The governments of Balochistan and the Punjab passed the Civilian Victims of Terrorism (Relief and Rehabilitation) Act in 2014 and 2016 respectively. However, these laws await full implementation and are fraught with gaps. A one-time monetary compensation is paid with no formal institutionalised mechanisms of support for long-term rehabilitation of the affected despite a provision for this in the Acts. Also, victims of major terrorist attacks prior to the enactment of these laws are ineligible for such support.
Typically, the immediate medical needs of the injured are taken care of soon after the incident, followed by an announcement of financial compensation by the government. However, issues around inclusion criteria for such compensation remain a challenge. Financial compensation by the government can be helpful in meeting some of the immediate needs of the families, especially those already struggling economically.
Yet this alone is found ineffective. Disruptions caused by the incidents along with marginalized situations of many families may require working with families in the long term to meet their vocational, educational and rehabilitation needs. For many families, financial compensation cannot take away the pain of a lost life. Questions around the security lapses preceding the incident and actual or perceived inaction by the government to curb or hold the culprits accountable add to the misery and anger among victim families. The repeated targeting of certain communities in terrorist incidents creates mistrust among these communities about the intent of state agencies.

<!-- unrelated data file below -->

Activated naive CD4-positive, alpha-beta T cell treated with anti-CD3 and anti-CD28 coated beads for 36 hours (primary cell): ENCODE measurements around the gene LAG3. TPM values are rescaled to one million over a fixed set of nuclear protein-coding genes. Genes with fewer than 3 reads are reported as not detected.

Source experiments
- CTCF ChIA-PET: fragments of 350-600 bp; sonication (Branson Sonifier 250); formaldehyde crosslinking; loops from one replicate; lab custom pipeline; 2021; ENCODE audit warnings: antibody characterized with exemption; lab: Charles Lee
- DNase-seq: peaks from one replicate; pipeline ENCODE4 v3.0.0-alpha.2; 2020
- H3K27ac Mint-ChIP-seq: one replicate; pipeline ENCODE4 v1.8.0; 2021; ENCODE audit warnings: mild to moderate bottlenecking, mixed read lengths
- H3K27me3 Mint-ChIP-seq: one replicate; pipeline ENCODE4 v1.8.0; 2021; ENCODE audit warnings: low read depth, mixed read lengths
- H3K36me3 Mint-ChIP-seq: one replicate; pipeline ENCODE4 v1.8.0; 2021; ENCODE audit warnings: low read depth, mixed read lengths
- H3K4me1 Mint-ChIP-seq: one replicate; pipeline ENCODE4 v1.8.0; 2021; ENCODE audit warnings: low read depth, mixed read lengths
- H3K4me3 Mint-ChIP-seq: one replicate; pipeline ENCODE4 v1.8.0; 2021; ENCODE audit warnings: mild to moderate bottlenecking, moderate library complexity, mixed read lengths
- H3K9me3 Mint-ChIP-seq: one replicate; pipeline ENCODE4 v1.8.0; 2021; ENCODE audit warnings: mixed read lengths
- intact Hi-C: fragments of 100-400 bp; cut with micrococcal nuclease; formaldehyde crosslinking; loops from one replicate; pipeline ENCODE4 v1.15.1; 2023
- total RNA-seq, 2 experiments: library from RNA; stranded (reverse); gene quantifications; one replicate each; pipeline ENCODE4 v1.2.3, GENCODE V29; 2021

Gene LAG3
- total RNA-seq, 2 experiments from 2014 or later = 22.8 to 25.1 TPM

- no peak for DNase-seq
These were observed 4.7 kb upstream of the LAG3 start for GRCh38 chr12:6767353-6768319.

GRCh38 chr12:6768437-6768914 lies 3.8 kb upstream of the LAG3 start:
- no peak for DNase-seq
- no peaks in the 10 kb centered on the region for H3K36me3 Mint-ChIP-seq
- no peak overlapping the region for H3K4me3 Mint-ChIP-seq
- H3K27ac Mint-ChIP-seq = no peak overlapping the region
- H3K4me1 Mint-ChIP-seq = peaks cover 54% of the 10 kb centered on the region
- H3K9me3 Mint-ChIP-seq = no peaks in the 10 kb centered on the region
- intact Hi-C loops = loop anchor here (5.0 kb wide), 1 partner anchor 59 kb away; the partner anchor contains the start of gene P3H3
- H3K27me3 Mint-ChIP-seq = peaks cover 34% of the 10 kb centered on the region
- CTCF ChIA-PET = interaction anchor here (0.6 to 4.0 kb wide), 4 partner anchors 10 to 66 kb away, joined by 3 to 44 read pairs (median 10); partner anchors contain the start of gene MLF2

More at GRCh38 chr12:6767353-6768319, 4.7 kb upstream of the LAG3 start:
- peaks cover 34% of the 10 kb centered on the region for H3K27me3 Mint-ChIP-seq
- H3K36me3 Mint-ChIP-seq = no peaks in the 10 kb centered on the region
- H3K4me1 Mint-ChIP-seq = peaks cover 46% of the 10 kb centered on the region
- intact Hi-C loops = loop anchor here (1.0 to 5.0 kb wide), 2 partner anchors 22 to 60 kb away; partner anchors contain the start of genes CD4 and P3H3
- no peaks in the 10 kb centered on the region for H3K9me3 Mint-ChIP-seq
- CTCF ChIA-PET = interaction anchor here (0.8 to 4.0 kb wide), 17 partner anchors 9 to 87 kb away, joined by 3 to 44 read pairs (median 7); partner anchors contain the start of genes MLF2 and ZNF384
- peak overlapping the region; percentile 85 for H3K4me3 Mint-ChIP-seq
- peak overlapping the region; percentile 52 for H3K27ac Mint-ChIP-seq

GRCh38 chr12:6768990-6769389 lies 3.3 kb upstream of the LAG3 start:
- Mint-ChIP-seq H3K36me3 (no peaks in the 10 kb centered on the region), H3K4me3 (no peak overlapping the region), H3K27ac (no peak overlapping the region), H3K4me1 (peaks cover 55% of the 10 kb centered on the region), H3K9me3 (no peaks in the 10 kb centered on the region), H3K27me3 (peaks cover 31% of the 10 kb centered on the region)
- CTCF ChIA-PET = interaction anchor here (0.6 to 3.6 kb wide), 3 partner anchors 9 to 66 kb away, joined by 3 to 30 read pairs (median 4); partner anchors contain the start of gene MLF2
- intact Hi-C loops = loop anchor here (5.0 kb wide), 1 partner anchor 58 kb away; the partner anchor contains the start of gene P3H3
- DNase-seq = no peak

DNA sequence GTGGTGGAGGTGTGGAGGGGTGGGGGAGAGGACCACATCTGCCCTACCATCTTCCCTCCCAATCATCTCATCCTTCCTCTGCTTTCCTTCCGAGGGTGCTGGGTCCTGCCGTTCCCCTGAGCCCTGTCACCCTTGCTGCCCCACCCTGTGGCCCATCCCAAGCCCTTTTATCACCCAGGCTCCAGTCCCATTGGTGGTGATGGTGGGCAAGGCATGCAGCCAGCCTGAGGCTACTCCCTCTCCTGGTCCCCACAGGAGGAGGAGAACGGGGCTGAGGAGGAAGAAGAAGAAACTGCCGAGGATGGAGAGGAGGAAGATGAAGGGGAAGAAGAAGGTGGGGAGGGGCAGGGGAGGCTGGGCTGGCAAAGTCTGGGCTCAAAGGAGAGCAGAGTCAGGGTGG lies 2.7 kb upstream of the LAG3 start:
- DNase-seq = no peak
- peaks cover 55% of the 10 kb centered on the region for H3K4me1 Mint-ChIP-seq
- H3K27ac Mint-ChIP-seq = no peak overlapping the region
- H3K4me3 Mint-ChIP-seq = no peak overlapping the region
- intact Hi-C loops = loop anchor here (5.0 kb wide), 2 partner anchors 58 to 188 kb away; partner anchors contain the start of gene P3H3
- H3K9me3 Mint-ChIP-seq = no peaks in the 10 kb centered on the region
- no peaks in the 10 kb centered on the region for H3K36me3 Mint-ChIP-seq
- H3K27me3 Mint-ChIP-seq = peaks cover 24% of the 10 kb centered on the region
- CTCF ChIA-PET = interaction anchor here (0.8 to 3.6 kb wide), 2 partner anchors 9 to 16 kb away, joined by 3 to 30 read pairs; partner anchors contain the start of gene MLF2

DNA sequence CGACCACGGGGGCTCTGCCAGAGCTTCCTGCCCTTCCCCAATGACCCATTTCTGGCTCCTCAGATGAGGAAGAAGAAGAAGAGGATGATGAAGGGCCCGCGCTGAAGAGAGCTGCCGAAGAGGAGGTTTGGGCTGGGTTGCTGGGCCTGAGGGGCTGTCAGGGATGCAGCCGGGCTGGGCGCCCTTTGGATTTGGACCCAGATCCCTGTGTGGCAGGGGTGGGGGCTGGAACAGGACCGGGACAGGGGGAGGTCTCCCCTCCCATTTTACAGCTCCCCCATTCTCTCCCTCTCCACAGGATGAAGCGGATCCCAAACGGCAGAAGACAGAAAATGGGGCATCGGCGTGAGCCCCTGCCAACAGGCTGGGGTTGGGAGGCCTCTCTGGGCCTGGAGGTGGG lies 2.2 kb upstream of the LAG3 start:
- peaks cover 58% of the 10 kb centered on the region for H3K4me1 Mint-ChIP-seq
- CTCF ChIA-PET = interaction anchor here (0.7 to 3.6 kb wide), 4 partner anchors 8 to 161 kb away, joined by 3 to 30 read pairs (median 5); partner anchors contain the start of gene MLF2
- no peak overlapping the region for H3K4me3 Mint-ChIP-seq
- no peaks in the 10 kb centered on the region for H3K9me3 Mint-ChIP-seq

Both government and private support extended to survivors in the form of treatment and monetary compensation is mostly available during the first few weeks after the incident and rarely in the long term. Messages of solidarity and support through cash and kind from within and outside of Pakistan have a healing effect on the survivors and are extremely valuable in the absence of sufficient state support.
However, such short-term efforts are often uncoordinated and result in generating discontent among and between the affected communities, which may perceive that some have been favoured at the expense of others. Some communal organisations primarily support families from their own sects and religions which, though helpful for the victim communities, further widens the fissures between various sects, religions and ethnicities.
Soon after a terrorist attack, identification of bodies, burial, legal and bank related matters, follow-up with the police, essential medical and rehabilitative services are some important needs of the affected families. The availability of trained psychosocial support persons who can link them to these required resources in both the government and private sector is limited. Psychiatric and psychological training rarely cover social aspects of potentially traumatic life experiences thus narrowing the scope of services to medical, disease-based models. While all individuals may not require psychological counseling or medication, the availability of psychosocial support for addressing daily life challenges can be extremely valuable.